Laleham Abbey was Laleham House or Laleham Manor House from the medieval period until 1928, the sole manor in the parish and taking in 200 acres (0.81 km2) on the opposite bank of the river let out to agricultural tenants — Laleham Burway after a medieval grant from and dispute with Chertsey Abbey. Designed by J.B. Papworth, the house was wholly rebuilt in 1803-06 as the British country seat of The 2nd Earl of Lucan, an Anglo-Irish peer, and altered, employing Papworth again, in the 1820s and 1830s. It is a Grade II* listed building, the middle classification. Its private demesne (park) spanned 83 acres (34 ha), much of which is a public amenity, with riverside refreshments, playgrounds, football areas, fishing, camping and a cross-country circuit. The house is neoclassical with a Doric portico. Inside are marble floors and columns, a semi-circular staircase and a cupola. Maria II of Portugal stayed here for the English part of her tour of three European courts due to Miguel of Portugal's 1826-1834 insurrection. It was for some decades let to the Catholic Church in the early 20th century, acquiring its Abbey status as a Nunnery. The house was divided into apartments in 1981.
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The poet and critic Matthew Arnold was born in the village and is buried in All Saints' parish churchyard. A local county-supported comprehensive school is named after him. His father Dr Thomas Arnold was headmaster of Rugby School, travelled widely and settled his family in Laleham.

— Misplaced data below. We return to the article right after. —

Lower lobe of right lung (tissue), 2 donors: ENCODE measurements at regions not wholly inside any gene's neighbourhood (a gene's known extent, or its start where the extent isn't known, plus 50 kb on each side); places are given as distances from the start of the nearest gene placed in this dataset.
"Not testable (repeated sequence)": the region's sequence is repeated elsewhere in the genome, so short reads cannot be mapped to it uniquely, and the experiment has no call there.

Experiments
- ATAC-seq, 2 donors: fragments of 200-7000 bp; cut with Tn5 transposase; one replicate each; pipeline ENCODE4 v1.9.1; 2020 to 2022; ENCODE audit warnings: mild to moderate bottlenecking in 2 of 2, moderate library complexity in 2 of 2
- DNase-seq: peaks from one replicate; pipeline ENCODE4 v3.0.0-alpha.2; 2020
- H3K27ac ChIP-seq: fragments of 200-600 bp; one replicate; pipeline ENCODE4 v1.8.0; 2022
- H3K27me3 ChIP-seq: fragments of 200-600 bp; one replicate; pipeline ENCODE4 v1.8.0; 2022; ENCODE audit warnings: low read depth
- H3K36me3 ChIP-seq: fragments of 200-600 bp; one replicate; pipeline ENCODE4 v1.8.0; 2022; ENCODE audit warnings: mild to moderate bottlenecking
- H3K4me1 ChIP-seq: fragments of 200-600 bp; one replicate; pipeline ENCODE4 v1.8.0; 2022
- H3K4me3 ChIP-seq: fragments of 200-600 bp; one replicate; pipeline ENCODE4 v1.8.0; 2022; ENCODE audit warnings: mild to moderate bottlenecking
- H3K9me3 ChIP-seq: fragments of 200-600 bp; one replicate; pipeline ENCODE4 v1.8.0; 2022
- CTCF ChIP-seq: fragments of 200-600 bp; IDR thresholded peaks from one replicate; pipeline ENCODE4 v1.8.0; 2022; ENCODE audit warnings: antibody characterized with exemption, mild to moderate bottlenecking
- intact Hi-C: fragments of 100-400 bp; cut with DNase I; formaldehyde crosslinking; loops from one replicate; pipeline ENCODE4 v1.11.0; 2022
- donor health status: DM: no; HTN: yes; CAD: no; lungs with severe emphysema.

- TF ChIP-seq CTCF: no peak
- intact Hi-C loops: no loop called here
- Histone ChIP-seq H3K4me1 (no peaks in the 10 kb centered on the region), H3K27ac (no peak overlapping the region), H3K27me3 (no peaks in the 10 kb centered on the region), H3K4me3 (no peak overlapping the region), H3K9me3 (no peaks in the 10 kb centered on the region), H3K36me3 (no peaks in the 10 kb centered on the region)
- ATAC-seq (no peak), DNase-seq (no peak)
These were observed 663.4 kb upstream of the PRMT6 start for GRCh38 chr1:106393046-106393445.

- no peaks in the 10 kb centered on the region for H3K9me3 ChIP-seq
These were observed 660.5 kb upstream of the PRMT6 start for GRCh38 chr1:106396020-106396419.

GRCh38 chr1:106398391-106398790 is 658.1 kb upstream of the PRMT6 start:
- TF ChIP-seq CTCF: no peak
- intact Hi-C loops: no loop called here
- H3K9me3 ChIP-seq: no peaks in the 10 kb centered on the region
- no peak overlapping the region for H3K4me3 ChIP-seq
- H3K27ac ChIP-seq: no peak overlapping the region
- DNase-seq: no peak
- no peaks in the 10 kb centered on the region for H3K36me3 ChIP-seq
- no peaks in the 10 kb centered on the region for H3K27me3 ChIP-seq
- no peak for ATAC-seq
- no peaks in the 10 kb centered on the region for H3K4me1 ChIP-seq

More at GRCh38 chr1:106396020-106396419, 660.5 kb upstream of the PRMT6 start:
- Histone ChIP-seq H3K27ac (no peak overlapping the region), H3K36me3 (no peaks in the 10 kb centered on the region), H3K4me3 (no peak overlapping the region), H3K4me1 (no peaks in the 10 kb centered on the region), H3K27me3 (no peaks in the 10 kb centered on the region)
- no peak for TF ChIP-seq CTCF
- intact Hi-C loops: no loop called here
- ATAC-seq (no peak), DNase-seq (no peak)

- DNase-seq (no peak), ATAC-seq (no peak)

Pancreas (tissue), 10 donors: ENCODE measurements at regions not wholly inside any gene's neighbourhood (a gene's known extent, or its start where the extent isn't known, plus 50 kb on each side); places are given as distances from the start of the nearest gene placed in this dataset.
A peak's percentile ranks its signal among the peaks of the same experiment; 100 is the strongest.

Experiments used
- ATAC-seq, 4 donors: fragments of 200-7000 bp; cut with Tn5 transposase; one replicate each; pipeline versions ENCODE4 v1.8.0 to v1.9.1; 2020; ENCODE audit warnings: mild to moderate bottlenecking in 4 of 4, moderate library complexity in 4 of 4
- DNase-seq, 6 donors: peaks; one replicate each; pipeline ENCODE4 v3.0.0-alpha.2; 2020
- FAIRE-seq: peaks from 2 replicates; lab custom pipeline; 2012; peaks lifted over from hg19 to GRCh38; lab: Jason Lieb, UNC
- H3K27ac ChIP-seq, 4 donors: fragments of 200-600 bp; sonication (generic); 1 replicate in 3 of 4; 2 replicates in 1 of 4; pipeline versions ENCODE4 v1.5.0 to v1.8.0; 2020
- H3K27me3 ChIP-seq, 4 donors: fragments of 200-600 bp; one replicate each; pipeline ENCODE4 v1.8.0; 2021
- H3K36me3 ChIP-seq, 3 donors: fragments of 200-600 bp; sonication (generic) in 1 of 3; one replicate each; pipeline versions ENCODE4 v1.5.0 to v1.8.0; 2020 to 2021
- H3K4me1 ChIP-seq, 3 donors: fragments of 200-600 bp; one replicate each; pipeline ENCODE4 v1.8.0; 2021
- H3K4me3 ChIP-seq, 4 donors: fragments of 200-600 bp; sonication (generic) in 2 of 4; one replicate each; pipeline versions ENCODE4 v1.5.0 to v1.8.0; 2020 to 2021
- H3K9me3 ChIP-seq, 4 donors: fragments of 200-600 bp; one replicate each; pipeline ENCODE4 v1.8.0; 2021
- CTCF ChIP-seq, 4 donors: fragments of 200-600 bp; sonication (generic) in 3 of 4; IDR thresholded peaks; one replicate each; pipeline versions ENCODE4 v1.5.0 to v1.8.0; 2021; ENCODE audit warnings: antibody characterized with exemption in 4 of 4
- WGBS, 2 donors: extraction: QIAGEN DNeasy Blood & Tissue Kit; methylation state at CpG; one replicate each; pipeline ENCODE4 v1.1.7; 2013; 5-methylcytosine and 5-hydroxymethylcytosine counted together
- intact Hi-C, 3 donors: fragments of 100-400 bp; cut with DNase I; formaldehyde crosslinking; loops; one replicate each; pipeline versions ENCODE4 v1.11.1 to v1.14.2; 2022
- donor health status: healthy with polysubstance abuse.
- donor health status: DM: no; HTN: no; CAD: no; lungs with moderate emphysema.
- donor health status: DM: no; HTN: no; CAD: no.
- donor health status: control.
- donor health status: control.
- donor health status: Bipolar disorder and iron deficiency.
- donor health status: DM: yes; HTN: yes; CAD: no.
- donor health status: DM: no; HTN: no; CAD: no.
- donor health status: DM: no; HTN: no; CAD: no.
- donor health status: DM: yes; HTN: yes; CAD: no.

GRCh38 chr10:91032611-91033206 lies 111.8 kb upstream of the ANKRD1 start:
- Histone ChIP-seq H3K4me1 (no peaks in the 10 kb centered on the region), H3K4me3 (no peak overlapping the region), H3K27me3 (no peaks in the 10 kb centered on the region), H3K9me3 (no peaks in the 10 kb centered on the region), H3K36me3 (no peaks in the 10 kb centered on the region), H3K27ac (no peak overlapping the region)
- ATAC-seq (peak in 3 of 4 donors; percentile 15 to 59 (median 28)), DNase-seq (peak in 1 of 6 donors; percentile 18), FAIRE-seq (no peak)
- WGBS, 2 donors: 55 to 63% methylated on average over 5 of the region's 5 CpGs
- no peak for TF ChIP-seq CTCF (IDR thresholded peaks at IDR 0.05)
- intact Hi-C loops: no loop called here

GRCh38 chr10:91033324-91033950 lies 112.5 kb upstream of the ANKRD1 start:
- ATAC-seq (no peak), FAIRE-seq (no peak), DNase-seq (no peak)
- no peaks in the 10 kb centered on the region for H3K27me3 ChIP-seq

In 1803 Richard Bingham, 2nd Earl of Lucan bought the manor from William Lowther, 1st Earl of Lonsdale. Both Arnold and Lucan family names are prominent in All Saints' parish church, with memorials to various generations of those families. Lord Bingham, 3rd Earl of Lucan (1800-88), the Field Marshal who reluctantly passed on the order for the Charge of the Light Brigade at the Battle of Balaclava in 1854 is buried in the churchyard; along with Charles Bingham, 4th Earl of Lucan, George Bingham, 5th Earl of Lucan and their countesses. One of the village pubs was called the Lucan Arms pub for many years until it was renamed in the late 1990s.
Other notable family names are Buckland and Honor and the four houses at Laleham school are Buckland (Red), Arnold (Blue), Honor (Yellow) and Lucan (Green). The Reverend Andy Buckland was Matthew Arnold's maternal uncle; Buckland primary School in Staines was named after him.
Coal and mining administrator, Alfred Robens, Baron Robens of Woldingham lived with his wife at Laleham Abbey after his retirement in 1982.
|Output area||Detached||Semi-detached||Terraced||Flats and apartments||Caravans/temporary/mobile homes||shared between households|
|Spelthorne 007A (north)||86||234||220||83||0||0|
|Spelthorne 009A (north-west)||163||436||23||16||0||9|
|Spelthorne 012A (south and
Littleton west and north)
The average level of accommodation in the region composed of detached houses was 28%, the average that was apartments was 22.6%.
|Output area||Population||Households||% Owned outright||% Owned with a loan||hectares|
|Spelthorne 007A (north)||1,537||623||34.5||38.8||71|
|Spelthorne 009A (north-west)||1,701||638||48.7||45.3||41|
|Spelthorne 012A (south and
Littleton west and north)
The proportion of households in the town who owned their home outright compares to the regional average of 35.1%. The proportion who owned their home with a loan compares to the regional average of 32.5%. The remaining % is made up of rented dwellings (plus a negligible % of households living rent-free).